But she’d gladly sell to a conservation group. While it’s unlikely any publicly funded entity aiming to preserve the land could come up with $100 million, it’s not unthinkable that “10 people with $10 million each” could preserve the working ranch, Swinford says.
Nottingham is not willing, however, to sell the ranch in pieces. She would hate to see a buyer divide it up as well.
“It works so perfectly as a whole,” she says, noting how she never has to buy feed or ship her cattle out to seasonal feeding grounds and is able to keep cattle bound for market in one place, eating the same hay, for their entire life cycle. “It’s such a balanced and perfect operation, it would be sad for any part of it to be taken away. My biggest hope is that the buyer keeps it like it is.”
She’s never been rich. Sure, her family’s land has always been worth a lot, but that never translated into an overabundance of cash in their pockets. Members of her family earned their living by ranching, which means working all day, every day. The list of tasks in the to-do pile never stops growing for a rancher.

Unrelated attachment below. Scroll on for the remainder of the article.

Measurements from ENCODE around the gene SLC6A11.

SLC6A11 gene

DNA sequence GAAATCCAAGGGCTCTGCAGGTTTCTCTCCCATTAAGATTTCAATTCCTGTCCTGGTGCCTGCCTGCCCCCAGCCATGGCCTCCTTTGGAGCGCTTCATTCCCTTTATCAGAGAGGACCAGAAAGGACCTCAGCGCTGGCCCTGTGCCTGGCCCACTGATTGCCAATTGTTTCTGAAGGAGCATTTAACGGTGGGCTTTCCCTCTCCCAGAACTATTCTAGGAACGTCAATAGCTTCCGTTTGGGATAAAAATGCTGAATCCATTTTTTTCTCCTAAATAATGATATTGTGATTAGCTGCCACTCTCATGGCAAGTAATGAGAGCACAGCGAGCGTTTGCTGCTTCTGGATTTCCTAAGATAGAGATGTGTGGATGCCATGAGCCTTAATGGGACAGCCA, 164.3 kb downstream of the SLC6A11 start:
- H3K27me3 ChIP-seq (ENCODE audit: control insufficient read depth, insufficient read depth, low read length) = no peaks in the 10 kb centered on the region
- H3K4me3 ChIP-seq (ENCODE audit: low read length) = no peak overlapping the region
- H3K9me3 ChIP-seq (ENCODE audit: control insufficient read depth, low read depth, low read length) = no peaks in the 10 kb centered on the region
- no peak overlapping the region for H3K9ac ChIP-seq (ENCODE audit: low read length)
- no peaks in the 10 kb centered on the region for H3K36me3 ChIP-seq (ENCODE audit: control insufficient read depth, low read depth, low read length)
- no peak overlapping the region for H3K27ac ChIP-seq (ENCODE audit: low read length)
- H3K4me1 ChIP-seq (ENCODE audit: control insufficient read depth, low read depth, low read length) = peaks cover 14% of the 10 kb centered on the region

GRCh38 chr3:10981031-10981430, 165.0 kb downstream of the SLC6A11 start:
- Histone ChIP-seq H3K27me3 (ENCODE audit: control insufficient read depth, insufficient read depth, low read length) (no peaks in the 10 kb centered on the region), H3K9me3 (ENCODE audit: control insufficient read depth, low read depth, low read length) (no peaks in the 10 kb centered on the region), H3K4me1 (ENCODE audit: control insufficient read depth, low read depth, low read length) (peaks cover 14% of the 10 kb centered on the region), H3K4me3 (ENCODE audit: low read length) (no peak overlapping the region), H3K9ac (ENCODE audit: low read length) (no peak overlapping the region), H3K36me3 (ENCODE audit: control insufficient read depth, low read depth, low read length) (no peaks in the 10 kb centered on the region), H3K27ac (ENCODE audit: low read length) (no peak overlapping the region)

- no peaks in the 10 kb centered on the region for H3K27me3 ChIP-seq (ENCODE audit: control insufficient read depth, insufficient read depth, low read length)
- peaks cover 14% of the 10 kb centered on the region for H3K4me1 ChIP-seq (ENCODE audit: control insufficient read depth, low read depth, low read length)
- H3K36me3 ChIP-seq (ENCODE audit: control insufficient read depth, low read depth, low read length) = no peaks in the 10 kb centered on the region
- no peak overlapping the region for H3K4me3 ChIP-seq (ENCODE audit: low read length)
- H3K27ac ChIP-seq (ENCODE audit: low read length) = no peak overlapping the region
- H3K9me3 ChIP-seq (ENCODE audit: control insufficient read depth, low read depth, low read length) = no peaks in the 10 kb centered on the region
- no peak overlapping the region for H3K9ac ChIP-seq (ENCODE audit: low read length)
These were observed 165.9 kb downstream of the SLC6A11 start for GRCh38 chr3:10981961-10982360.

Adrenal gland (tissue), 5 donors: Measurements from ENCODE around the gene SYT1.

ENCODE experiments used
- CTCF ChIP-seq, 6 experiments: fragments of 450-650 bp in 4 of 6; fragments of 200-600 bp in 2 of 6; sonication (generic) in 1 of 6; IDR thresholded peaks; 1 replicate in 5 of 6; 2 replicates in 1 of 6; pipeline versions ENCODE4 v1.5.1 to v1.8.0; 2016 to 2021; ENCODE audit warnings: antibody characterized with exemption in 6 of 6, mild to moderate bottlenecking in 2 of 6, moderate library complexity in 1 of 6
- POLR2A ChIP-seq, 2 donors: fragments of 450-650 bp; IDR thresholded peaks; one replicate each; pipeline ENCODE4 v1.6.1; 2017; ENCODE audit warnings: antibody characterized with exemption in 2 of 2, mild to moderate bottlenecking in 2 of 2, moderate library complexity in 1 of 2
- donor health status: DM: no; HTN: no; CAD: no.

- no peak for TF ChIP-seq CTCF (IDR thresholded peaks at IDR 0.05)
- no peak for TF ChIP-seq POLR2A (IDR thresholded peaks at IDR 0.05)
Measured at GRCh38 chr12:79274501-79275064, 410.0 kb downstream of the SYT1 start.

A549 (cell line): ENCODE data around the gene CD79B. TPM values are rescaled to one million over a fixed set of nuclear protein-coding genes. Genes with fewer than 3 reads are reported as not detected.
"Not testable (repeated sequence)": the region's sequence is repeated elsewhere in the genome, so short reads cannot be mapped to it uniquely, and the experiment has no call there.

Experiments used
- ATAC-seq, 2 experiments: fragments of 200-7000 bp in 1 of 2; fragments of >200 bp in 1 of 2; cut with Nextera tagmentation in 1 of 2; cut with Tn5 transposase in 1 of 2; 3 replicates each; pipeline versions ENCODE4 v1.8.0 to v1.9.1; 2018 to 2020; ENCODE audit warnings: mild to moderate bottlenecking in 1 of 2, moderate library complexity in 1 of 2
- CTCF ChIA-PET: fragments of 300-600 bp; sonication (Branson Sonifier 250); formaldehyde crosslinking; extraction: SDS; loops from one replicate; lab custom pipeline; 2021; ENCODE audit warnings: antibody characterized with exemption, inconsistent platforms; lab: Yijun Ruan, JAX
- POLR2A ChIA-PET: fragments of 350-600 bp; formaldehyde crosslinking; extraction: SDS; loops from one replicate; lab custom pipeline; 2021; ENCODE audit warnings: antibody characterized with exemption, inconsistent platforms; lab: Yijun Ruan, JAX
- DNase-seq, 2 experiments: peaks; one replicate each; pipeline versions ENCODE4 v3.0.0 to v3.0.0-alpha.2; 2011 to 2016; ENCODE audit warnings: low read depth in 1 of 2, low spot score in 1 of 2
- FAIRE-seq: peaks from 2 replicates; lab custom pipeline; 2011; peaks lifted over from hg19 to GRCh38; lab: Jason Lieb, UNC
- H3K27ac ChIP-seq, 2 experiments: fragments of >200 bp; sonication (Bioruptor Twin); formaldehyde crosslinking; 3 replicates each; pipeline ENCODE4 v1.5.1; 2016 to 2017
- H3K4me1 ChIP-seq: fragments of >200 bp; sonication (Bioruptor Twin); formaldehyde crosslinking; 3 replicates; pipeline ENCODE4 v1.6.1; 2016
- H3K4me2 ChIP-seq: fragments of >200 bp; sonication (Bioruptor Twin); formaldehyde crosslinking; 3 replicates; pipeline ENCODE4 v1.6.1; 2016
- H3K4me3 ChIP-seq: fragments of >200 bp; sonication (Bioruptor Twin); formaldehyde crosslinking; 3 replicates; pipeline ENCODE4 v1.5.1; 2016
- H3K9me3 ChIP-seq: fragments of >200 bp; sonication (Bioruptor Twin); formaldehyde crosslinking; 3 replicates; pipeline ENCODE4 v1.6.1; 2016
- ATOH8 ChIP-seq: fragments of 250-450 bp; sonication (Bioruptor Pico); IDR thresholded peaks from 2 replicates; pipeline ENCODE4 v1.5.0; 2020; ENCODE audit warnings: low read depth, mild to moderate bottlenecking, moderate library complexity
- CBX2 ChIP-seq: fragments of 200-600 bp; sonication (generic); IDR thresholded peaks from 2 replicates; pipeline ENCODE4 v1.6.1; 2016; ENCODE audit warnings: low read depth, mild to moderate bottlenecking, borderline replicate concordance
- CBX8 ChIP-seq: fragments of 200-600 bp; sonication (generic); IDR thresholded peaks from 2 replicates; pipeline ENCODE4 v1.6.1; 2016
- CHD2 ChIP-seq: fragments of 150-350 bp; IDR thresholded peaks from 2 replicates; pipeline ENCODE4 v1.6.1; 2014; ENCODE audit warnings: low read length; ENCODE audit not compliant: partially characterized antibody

“My employees all say, ‘You are great to work for because you never ask me to do anything you wouldn’t do,’ ” she says. “If I ask them to get down in cow manure, I get down there first.”
The ranch, with its four employees, supports itself and its improvements — including an impressive halfmile pivot irrigation system that ranks as one of the largest in the country — with annual sales of those burger-bound yearlings.
And Nottingham is not planning on getting rich. She is planning “a quiet, simple life somewhere” after giving away the money she makes on the sale of her family’s land. She wants to help kids: children in foster care or struggling with health issues.
“All the money will go to charity. I had the best parents in the world. There are millions of kids out there who don’t have that. Maybe I can make a difference,” she says. “That would make all the hard work more meaningful, would it not?”
Visit nottinghamranch.com for more photos and information about the ranch.
Rancher Susan Nottingham came to the difficult decision to sell her family’s final parcel, Nottingham Ranch, consisting of 19,500 acres spread along the Colorado River.
Nottingham drives her truck through her land, with Dome Peak in the background, while her border collie Izzy stands atop an ATV.